Care to elaborate upon this?

Quote:
that the capitalists actually like to have unions around their workplace to do "negotiation and mediation" "between the bosses and the union rank-and-file".

Of course they don't.  Neither do they like caps to the workweek, minimum wage laws, unlawful termination penalties, etc.  Then again, they don't like lawyers ("free legal services" or otherwise), either.

Quote:
Only someone who has never set foot near a real industrial workplace or worker or union could pontificate in this fashion.

I've been a member of a union for a brief time, and I'm quite near workers.  They're just not "industrial" workers if you mean just factory workers, mining workers, and other manual workers.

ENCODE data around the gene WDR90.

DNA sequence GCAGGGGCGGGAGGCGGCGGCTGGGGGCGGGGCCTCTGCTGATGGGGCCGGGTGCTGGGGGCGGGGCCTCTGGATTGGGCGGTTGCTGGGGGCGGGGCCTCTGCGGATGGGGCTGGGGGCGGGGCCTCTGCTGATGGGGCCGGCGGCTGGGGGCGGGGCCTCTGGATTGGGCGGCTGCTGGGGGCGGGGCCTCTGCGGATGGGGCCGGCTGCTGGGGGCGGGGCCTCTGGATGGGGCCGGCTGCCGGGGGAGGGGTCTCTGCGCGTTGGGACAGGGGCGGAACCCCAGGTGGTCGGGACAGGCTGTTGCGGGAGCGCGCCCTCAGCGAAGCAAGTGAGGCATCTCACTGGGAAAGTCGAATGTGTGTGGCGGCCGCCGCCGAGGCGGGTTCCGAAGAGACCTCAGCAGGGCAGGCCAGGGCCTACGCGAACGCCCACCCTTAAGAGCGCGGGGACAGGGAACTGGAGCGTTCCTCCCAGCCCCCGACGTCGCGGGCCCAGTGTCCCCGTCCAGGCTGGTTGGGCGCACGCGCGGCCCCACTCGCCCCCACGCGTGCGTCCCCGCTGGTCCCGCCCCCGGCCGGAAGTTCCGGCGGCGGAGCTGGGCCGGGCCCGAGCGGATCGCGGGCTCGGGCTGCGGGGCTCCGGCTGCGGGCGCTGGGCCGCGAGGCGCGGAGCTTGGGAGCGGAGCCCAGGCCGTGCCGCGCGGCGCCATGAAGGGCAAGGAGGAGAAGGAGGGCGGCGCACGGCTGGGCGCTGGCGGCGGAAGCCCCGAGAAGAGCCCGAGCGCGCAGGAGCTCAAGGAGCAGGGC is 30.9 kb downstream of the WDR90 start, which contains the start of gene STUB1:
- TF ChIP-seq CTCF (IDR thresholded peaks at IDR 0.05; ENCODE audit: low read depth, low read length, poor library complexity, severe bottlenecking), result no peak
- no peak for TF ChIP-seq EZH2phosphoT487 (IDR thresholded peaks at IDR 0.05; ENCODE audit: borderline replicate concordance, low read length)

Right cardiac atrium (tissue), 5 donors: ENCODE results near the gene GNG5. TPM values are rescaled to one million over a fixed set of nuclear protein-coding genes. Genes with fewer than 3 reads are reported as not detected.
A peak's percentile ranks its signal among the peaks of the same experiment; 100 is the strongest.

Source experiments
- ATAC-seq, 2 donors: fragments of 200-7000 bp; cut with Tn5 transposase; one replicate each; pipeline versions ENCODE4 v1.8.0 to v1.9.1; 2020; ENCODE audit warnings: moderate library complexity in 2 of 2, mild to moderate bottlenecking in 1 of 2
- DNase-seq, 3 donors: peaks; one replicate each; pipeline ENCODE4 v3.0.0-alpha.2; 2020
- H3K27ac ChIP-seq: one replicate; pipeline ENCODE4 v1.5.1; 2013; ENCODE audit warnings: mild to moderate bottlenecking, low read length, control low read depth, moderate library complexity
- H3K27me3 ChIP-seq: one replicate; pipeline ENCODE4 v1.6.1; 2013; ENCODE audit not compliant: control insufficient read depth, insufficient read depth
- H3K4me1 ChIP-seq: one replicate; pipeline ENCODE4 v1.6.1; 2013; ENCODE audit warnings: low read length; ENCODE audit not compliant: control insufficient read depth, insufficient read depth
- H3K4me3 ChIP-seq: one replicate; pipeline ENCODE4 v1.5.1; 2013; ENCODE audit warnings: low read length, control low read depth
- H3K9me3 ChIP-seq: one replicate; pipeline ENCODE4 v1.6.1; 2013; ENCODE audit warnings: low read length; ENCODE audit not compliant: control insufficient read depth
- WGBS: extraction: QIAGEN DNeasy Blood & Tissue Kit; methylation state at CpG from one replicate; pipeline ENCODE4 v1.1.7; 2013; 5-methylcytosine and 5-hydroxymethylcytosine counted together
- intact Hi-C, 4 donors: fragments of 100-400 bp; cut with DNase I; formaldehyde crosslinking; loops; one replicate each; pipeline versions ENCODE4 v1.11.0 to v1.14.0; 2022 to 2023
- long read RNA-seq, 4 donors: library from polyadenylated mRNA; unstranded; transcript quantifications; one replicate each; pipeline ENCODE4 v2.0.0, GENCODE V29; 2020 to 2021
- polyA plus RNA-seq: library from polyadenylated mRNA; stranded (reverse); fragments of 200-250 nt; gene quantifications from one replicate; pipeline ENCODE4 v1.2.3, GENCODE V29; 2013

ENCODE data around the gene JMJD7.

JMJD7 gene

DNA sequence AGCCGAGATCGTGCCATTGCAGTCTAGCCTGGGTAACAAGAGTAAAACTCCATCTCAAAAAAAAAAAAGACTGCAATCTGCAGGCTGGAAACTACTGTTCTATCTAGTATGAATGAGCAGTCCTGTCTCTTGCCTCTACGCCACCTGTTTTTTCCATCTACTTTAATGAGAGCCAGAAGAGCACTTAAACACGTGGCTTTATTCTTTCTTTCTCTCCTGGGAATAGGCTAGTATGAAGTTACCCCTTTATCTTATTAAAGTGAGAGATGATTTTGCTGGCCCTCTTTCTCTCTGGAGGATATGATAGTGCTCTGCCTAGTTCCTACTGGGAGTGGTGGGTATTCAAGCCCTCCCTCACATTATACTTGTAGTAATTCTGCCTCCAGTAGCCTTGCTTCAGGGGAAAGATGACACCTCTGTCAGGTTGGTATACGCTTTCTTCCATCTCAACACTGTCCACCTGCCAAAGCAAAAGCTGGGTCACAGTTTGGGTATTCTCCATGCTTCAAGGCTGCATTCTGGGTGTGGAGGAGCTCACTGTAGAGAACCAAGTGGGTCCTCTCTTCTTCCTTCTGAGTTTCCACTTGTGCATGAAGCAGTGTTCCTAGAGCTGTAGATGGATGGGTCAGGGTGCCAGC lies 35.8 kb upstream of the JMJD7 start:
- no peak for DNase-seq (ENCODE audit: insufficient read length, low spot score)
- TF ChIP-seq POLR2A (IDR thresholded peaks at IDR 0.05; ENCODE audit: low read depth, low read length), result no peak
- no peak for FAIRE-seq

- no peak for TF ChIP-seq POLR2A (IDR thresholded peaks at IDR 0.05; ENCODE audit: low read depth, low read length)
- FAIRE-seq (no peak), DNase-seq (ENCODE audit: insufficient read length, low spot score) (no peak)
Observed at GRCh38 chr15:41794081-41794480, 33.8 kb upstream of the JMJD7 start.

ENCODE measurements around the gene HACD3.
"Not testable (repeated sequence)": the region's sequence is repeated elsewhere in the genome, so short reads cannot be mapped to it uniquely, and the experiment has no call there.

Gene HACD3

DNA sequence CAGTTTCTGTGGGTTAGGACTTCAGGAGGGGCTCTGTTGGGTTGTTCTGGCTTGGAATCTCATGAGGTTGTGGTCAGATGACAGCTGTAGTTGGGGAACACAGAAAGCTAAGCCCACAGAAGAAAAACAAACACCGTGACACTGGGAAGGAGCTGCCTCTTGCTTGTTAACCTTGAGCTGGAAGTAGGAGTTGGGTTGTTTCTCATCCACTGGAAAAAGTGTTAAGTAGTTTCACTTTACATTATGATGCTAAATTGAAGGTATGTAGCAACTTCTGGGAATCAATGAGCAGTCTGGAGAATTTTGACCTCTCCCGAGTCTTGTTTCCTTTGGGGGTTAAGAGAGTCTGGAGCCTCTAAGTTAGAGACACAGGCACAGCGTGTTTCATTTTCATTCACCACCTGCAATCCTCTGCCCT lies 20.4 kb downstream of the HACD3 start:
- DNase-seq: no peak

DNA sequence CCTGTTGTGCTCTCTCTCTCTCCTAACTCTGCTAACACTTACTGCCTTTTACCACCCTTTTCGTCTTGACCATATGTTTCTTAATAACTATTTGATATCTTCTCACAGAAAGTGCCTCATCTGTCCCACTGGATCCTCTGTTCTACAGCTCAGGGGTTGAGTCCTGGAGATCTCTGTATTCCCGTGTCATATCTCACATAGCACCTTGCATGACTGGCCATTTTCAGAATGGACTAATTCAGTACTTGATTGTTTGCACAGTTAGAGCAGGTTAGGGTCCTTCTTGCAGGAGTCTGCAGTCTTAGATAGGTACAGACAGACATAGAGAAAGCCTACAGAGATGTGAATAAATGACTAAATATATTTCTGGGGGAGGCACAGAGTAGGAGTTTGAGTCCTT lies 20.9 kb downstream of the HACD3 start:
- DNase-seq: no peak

Quote:
Maybe you could start more simply by giving some real-life examples of the dramatic thread title that you've chosen.

On other boards I chose less bombastic titles.

genstrike wrote:
Jacob Richter wrote:
Heck, a tred-iunion doesn't perform the functions of "[URL=http://www.marxists.org/archive/marx/works/1880/05/parti-ouvrier.htm]wor...' statistical commissions[/URL]" to check on the business figures of the capitalists.

You know, just the other day I was talking to a guy at the bar who was telling me that he hates unions because they don't perform the function of a workers statistical commission

Again, I chose a bombastic title.  The point about the inherently class-collaborationist nature of collective bargaining (as opposed to the five or so aforementioned functions of a genuinely pro-worker trade union) still stands.